Frequently asked questions by writers


How does one become a published writer?

By writing. I don’t say that to be a smart aleck, but because too many writers spend too much time talking about writing, thinking about writing, dreaming about writing, taking classes about writing, attending workshops about writing and don’t sit down and write. Just start wherever you are. Move the pen. If you had six months to live, what story would you tell? Start there.

Do you ever get writers block?

I’ve been working professionally as a journalist since 1986. Journalists have to write on daily deadlines, regardless of whether the muse decides to show up or not. So you strap yourself into the chair and type, whether you “feel” like it or not. On days when I feel blank, I tell myself: It doesn’t have to be perfect, but it has to be completed, so get busy. Then I look at the clock and set a challenge: I pick a random time and tell myself, that’s my deadline and the race begins. No matter how it looks when I’m done, I know it’s the best I could do at the time.

How does someone get an agent?

First, start by writing the book you are most passionate about, the book that is burning a hole in you to write.

Then, look for an agent. Skim books like The Guide to Literary Agents. Or go to the bookstore or library and scan all the books you like or books that are similar to yours. Check the acknowledgements for all the people they thank and jot down the names of all the agents you find.

What worked for me was to befriend local authors. One generously opened the door to his literary agency.

Once you have the name of an agent, sit down and write the three paragraphs you would want to see on the jacket of the book. Then send a short cover letter to the agent including those three graphs.

Do you make an outline?

I brainstorm on paper. An outline is too linear, too rigid for me. I put the central key words in the center of a blank sheet of paper, then let my mind go everywhere with it. I make a big spider web of ideas and let my mind race down every path. Then I collect the pieces and decide where they fit. I get another blank sheet of paper and draw an arc: where will the story start and end? Where will it climax? What goes in the middle?

What is your editing process like?

For the columns, I write them then take them for a walk and read them aloud to hear how they sound. Then I rewrite them and send them to my editor, Barb, a real gem. Then they go to a copy desk of talented editors who have saved me from myself many times. For the books, I have a Dream Team that consists of my husband, daughter, siblings and friends. My husband is a great editor. A true Virgo, he’s a perfectionist in all ways. (He married me, right?) He grows giddy when handed a red pen. My pages come back with stars, underlines and exclamation points. Then I scrape my ego off the floor and get back to the desk to rewrite. The final version goes before my Dream Team for review.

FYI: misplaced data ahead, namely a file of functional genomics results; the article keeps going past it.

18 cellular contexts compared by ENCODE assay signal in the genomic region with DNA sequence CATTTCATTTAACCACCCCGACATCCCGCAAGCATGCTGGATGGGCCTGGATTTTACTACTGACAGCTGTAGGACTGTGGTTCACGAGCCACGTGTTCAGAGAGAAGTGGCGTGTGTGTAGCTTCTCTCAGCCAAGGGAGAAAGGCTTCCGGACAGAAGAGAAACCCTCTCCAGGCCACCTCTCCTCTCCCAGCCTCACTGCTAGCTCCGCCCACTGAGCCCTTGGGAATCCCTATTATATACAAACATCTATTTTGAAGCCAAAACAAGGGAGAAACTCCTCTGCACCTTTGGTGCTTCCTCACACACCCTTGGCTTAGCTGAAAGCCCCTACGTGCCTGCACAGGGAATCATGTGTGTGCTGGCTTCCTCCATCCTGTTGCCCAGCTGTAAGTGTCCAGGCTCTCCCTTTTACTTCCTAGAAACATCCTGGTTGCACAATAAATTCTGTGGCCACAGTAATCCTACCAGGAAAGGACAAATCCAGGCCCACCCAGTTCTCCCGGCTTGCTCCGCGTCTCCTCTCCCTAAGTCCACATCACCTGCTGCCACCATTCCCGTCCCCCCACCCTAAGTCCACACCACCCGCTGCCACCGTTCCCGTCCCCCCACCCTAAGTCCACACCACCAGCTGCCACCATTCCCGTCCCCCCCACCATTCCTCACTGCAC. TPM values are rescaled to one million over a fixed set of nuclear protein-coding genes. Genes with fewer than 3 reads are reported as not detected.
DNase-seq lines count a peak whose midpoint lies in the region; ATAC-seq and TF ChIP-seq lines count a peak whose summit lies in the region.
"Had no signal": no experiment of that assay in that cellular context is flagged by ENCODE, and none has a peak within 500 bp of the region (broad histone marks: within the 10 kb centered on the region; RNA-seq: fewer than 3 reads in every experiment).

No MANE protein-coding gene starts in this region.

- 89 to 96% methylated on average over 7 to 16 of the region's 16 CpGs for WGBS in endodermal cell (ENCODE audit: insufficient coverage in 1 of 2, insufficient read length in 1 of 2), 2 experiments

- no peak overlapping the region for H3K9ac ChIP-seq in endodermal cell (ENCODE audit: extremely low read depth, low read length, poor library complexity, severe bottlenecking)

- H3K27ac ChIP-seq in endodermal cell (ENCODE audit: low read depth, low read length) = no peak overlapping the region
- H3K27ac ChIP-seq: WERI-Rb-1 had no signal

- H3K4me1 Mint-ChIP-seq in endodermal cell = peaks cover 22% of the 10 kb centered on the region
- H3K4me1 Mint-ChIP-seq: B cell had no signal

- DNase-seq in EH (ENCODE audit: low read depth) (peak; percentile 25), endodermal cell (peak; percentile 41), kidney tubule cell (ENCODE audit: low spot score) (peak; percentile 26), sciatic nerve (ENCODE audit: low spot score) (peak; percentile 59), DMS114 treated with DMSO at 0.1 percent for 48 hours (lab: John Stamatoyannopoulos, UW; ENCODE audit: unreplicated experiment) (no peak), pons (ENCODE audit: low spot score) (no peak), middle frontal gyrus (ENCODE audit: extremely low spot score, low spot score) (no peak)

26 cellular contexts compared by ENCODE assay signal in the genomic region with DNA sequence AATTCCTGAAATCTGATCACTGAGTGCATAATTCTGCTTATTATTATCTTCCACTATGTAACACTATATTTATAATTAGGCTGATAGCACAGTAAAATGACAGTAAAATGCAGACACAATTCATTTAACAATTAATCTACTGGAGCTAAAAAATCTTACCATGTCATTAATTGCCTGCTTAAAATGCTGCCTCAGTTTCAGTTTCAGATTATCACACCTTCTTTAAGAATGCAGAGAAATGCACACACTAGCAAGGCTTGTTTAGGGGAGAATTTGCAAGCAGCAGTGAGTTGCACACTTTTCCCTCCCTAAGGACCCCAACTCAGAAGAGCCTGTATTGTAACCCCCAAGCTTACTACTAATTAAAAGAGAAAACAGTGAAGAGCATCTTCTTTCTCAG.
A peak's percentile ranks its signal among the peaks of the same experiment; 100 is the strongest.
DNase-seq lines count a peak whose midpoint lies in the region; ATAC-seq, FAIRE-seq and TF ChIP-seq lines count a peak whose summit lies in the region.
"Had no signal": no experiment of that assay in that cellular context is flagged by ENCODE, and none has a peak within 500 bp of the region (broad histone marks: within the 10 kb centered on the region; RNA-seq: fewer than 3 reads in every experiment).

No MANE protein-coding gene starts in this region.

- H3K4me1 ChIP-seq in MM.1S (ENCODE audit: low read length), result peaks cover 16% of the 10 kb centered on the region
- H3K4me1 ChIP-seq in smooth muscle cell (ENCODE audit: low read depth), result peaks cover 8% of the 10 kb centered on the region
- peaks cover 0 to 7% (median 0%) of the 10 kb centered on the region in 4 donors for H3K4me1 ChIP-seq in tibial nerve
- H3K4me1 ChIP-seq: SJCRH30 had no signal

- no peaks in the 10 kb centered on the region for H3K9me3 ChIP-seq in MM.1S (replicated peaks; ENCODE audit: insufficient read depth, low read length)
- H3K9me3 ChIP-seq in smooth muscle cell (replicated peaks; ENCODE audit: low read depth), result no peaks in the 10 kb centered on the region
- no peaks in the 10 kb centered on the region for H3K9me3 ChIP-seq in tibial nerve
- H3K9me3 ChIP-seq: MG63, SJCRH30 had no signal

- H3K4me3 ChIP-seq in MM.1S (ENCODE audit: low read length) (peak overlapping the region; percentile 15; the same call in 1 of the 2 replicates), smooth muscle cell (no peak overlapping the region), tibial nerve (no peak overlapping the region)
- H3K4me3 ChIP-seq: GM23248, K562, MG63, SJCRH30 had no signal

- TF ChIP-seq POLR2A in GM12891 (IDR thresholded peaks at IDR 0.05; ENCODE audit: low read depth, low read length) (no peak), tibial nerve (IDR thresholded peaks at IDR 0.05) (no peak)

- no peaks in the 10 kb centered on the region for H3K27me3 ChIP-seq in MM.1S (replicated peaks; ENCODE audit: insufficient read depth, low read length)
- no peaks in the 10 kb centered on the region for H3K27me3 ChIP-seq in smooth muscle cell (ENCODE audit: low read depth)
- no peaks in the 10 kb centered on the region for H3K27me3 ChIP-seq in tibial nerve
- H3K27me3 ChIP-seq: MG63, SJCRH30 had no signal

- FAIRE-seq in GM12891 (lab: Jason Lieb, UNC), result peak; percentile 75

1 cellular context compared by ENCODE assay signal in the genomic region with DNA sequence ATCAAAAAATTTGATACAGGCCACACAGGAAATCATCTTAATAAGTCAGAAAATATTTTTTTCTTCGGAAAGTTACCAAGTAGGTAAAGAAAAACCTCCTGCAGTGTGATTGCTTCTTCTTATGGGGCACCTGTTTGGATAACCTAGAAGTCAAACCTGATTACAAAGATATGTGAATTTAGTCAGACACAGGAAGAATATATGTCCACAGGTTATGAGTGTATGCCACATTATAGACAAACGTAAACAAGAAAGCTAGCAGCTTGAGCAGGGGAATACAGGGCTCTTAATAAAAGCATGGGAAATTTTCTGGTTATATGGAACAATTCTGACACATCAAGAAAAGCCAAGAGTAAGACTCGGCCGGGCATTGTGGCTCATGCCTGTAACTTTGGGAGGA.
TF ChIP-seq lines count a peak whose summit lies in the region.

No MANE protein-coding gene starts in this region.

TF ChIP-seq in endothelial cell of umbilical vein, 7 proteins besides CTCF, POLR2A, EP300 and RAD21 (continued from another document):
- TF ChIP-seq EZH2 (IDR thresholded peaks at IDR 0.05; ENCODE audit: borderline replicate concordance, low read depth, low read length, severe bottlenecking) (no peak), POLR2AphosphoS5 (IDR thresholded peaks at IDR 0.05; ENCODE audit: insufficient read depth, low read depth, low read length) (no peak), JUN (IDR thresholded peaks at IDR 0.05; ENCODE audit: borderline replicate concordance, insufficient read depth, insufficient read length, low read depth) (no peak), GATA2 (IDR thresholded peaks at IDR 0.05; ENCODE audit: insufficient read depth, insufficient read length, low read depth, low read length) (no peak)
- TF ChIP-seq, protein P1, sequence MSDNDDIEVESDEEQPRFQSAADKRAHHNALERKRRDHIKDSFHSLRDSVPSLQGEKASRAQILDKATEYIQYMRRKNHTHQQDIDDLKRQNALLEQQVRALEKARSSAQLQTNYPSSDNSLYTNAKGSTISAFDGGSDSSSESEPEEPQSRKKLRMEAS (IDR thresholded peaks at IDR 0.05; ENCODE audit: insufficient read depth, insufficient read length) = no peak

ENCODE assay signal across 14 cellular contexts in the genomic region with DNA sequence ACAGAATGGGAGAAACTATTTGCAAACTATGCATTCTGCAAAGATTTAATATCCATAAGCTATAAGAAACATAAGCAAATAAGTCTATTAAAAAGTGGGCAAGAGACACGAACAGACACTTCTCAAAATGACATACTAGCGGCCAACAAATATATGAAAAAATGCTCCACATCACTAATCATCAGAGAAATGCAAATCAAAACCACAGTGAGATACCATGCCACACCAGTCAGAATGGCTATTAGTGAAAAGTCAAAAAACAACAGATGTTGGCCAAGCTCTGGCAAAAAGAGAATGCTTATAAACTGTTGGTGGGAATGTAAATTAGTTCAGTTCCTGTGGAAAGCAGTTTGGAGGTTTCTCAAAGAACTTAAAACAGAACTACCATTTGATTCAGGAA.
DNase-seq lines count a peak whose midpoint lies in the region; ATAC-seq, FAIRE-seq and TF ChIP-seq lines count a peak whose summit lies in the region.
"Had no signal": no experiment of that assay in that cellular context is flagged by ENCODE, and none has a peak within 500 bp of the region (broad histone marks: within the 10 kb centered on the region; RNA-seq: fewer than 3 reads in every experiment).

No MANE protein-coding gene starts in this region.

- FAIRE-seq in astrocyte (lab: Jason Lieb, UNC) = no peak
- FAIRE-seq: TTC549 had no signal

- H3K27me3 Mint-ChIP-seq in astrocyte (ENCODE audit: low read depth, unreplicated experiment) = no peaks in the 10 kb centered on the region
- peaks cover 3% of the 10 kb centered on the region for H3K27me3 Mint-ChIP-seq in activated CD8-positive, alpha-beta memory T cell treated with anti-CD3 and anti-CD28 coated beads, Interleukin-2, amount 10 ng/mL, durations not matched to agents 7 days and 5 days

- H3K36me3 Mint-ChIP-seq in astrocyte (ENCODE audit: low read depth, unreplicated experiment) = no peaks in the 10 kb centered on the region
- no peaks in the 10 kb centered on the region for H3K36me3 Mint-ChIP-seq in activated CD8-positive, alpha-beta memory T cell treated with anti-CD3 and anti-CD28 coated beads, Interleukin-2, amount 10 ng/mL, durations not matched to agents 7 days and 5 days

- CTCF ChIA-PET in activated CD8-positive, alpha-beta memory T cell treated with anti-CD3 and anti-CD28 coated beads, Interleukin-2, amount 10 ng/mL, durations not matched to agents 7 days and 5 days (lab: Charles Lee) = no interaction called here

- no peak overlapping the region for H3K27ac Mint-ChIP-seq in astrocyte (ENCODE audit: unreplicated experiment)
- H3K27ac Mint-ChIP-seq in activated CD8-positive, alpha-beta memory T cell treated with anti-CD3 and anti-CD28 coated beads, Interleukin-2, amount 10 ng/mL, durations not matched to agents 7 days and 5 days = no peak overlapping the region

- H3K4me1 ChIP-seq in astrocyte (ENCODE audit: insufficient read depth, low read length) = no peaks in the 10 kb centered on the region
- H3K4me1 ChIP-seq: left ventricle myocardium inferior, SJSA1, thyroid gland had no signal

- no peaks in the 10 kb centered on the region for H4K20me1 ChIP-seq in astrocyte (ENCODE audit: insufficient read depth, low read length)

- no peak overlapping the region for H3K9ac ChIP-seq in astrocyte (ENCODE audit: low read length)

What books have helped you most as a writer?

Nearly every book has helped me as a writer. I absolutely love words. Reading fills the well of me back up. The poetry of Billy Collins, Mary Oliver and Wendell Berry. The writing of Elizabeth Berg, Tim O’Brien, Ray Bradbury, Antoine de Sainte Exupery, Alice Walker, Sue Monk Kidd, Thrity Umrigar and Sarah Willis.

The classics: Mark Twain, Ray Bradbury, Flannery O’Connor, Thoreau and Emerson. Two writing books helped immensely: On Writing: A Memoir of the Craft by Stephen King and Bird by Bird: Some Instructions on Writing and Life by Anne Lamott.

What’s a typical day like for you when it comes to writing? Where do you write?

I write everywhere. The bed sheets are covered with ink. We bought a dark couch so the ink stains won’t show. Every shirt I own has ink marks. I’m like Charlie Brown with a pen.

Mostly I write at my desk. Every day I sit down and move my fingers. I finally learned that it doesn’t matter how I feel, whether or not inspiration hits or not, what time I wake up, what the weather is like outside. I write no matter what. But never while listening to music with words. It scrambles my brain.

It’s so hard to complete a book. Where did you find the time to write newspaper columns, host a weekly radio show and write a book?

Everyone has 24 hours in every day. It’s how we use them that matters. Author Sarah Willis once said she started writing novels after she gave away her TV. I still have the TV but rarely watch it. Probably two hours a week, max. That’s it. That frees up hours and hours every week to write.

What’s your best advice to deal with rejection?

Don’t take no for an answer. In 7th grade I wrote and read aloud my first real story. I laughed to cover my nervousness and the teacher berated me in front of the class. Ouch. I tucked my tales away and didn’t tell them for years.

My first 30 letters to get an internship at a newspaper were rejected. My first two proposals to write newspaper columns were rejected. My first two manuscripts were rejected.

Make peace with rejection. Don’t take it personally. Don’t believe everything the critics tell you. I have a sticky note on my computer to remind me: “God will not have His work made manifest by cowards.” Feel the fear and write anyway.